Does your performance in high-school gym class predict your likelihood of having pain as an adult? Perhaps not, according to a new study that examined how muscle strength in adolescence affected future musculoskeletal pain.
With one in two adults suffering from musculoskeletal disorders (MSD) like back pain and osteoarthritis in the US, identifying risk factors of MSDs could help to decrease the prevalence of pain.
Earlier research has shown that strength training exercise can prevent pain, so Swedish researchers guessed that muscles strength in adolescence would have a protective effect on musculoskeletal pain.
They were surprised to discover that teens with low muscle strength did not have an increased risk of musculoskeletal pain later in life, even after adjusting for smoking status and physical activity. In fact, stronger teens were slightly more likely to have severe pain than their average strength peers.
The findings were based on data collected from a cohort of men aged 17-19 years who completed Sweden’s mandatory conscription between 1979-2005. The young men were tested for isometric muscle strength with hand grip, elbow flexion, knee extension. Their results were then categorized into low, average, and high strength based on the 25-75th percentile.
After at an average of 17 years, the men completed the Swedish Living Conditions survey, which included questions about musculoskeletal problems, smoking status, and activity level.
Men with low muscle strength as a teenager were 7% less likely to experience musculoskeletal pain than those with average strength. The men with higher strength as a teenager had a 7% increased risk of severe pain, and a 6% increased risk of pain in the arms and legs compared to their peers of average strength.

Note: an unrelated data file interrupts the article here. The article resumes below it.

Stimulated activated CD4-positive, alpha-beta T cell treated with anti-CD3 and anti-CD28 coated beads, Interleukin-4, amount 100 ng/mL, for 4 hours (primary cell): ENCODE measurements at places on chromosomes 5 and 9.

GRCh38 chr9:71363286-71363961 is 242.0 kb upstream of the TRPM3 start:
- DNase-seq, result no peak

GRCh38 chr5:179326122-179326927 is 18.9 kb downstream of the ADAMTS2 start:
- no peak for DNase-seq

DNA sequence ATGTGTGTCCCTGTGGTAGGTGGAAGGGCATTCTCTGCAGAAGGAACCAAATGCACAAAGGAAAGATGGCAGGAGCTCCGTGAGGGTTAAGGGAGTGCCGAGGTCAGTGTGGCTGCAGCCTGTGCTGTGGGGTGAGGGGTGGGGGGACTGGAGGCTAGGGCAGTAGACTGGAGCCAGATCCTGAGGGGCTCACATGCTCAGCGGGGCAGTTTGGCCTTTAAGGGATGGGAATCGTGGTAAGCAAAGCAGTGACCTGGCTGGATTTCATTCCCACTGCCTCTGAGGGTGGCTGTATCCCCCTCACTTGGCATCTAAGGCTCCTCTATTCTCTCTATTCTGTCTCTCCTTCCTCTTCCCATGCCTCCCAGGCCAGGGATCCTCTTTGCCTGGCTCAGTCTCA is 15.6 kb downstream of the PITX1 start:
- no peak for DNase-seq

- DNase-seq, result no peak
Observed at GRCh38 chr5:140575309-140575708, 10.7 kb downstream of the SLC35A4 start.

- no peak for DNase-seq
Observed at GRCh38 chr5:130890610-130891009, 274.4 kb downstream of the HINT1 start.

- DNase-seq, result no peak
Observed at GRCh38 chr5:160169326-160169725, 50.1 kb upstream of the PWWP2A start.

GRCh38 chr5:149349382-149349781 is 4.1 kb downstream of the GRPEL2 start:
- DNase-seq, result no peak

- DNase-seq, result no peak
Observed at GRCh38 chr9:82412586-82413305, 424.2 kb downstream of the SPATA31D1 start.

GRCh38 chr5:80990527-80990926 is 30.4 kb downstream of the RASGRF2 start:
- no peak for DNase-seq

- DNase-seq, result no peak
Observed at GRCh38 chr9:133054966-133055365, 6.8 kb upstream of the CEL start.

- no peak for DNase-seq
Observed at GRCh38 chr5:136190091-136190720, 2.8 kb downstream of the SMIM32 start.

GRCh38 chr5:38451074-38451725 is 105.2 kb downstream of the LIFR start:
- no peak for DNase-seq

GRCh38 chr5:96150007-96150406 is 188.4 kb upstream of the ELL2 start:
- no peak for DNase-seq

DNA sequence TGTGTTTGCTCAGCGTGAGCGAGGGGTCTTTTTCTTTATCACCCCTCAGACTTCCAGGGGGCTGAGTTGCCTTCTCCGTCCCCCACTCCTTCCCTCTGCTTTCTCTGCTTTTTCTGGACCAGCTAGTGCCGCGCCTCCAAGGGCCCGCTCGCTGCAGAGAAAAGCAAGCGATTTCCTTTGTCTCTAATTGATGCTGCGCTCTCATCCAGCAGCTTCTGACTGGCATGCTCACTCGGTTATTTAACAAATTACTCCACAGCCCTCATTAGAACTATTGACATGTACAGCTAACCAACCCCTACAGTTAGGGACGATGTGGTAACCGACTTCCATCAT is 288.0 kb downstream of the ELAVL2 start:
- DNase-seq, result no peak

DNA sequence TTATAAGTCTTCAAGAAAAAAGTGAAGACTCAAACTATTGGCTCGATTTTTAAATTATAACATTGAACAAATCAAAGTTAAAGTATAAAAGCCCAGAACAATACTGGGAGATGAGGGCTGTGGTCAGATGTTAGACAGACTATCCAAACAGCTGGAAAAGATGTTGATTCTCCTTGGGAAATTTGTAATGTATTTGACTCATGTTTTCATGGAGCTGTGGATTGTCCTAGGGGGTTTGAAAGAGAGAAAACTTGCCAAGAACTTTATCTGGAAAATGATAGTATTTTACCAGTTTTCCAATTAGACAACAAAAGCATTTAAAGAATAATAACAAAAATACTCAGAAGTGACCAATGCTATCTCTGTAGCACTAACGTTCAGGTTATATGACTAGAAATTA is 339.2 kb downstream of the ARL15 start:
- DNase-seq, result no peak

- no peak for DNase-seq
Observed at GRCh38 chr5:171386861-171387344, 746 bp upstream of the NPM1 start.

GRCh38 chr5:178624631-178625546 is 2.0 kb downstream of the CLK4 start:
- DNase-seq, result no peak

This slightly elevated risk of severe pain could have resulted from several social and biological factors, the researchers suggested. They argued that teens with higher muscle strength may have been selected more often for higher-risk, physically-intensive jobs in the military. High workload has previously been linked to an increased risk of MSK pain.
Strength can also be affected by how the muscle fibers are distributed throughout the body. Those with higher muscle strength may have a high type II muscle fiber distribution that puts them at risk of low-back pain.
“It is important to note that our main result is not the significantly decreased risk of later musculoskeletal pain observed in men with low strength, but the non-existent risk increased in the same group,” the researchers wrote. They suggested the possibility that other factors related to musculoskeletal function, like different strength measurements or flexibility, may play a bigger role in the risk of MSDs.
The Burden of Musculoskeletal Diseases in the United States. United States Bone and Joint Decade 2002-2011.
Timpka S, et al. Muscle strength in adolescent men and future musculoskeletal pain: a cohort study with 17 years of follow-up. BMJ Open 2013; 3(5). pii: e002656. doi: 10.1136/bmjopen-2013-002656.